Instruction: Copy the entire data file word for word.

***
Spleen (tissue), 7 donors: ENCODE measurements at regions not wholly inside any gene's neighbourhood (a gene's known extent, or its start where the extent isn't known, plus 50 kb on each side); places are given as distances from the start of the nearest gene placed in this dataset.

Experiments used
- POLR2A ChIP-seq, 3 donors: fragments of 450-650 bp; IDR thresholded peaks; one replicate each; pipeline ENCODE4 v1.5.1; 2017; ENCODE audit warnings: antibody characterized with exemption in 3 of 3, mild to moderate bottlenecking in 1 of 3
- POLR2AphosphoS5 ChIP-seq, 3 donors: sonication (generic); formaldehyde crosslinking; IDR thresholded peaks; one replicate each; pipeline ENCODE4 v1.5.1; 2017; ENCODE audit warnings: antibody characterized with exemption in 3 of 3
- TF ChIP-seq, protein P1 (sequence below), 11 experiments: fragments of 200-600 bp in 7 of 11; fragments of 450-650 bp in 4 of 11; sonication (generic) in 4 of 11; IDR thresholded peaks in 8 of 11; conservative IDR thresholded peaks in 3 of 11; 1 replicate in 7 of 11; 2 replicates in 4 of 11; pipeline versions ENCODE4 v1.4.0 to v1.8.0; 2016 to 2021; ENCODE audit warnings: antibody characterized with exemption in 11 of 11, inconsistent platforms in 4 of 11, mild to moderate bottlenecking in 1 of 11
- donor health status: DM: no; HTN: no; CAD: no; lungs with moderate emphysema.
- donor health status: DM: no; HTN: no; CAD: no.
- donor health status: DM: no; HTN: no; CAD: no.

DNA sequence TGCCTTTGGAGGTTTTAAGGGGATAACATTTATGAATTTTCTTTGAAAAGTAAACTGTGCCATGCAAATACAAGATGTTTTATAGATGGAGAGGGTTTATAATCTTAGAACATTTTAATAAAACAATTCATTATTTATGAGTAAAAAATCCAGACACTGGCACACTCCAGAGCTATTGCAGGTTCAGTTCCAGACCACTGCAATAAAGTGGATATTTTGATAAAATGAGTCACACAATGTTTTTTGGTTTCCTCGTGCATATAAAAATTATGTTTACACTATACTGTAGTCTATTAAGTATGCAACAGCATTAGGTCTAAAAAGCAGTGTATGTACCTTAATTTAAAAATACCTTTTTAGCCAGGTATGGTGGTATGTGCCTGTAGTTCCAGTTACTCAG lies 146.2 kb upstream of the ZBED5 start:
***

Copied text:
Spleen (tissue), 7 donors: ENCODE measurements at regions not wholly inside any gene's neighbourhood (a gene's known extent, or its start where the extent isn't known, plus 50 kb on each side); places are given as distances from the start of the nearest gene placed in this dataset.

Experiments used
- POLR2A ChIP-seq, 3 donors: fragments of 450-650 bp; IDR thresholded peaks; one replicate each; pipeline ENCODE4 v1.5.1; 2017; ENCODE audit warnings: antibody characterized with exemption in 3 of 3, mild to moderate bottlenecking in 1 of 3
- POLR2AphosphoS5 ChIP-seq, 3 donors: sonication (generic); formaldehyde crosslinking; IDR thresholded peaks; one replicate each; pipeline ENCODE4 v1.5.1; 2017; ENCODE audit warnings: antibody characterized with exemption in 3 of 3
- TF ChIP-seq, protein P1 (sequence below), 11 experiments: fragments of 200-600 bp in 7 of 11; fragments of 450-650 bp in 4 of 11; sonication (generic) in 4 of 11; IDR thresholded peaks in 8 of 11; conservative IDR thresholded peaks in 3 of 11; 1 replicate in 7 of 11; 2 replicates in 4 of 11; pipeline versions ENCODE4 v1.4.0 to v1.8.0; 2016 to 2021; ENCODE audit warnings: antibody characterized with exemption in 11 of 11, inconsistent platforms in 4 of 11, mild to moderate bottlenecking in 1 of 11
- donor health status: DM: no; HTN: no; CAD: no; lungs with moderate emphysema.
- donor health status: DM: no; HTN: no; CAD: no.
- donor health status: DM: no; HTN: no; CAD: no.

DNA sequence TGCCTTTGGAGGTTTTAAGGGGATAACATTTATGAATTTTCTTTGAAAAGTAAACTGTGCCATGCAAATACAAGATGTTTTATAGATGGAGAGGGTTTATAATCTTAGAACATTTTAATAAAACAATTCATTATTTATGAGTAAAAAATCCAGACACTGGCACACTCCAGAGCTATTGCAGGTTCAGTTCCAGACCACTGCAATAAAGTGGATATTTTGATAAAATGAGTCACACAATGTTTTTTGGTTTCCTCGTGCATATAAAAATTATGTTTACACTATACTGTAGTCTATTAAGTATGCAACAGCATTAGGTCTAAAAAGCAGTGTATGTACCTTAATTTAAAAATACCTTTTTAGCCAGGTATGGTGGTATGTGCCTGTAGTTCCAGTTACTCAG lies 146.2 kb upstream of the ZBED5 start: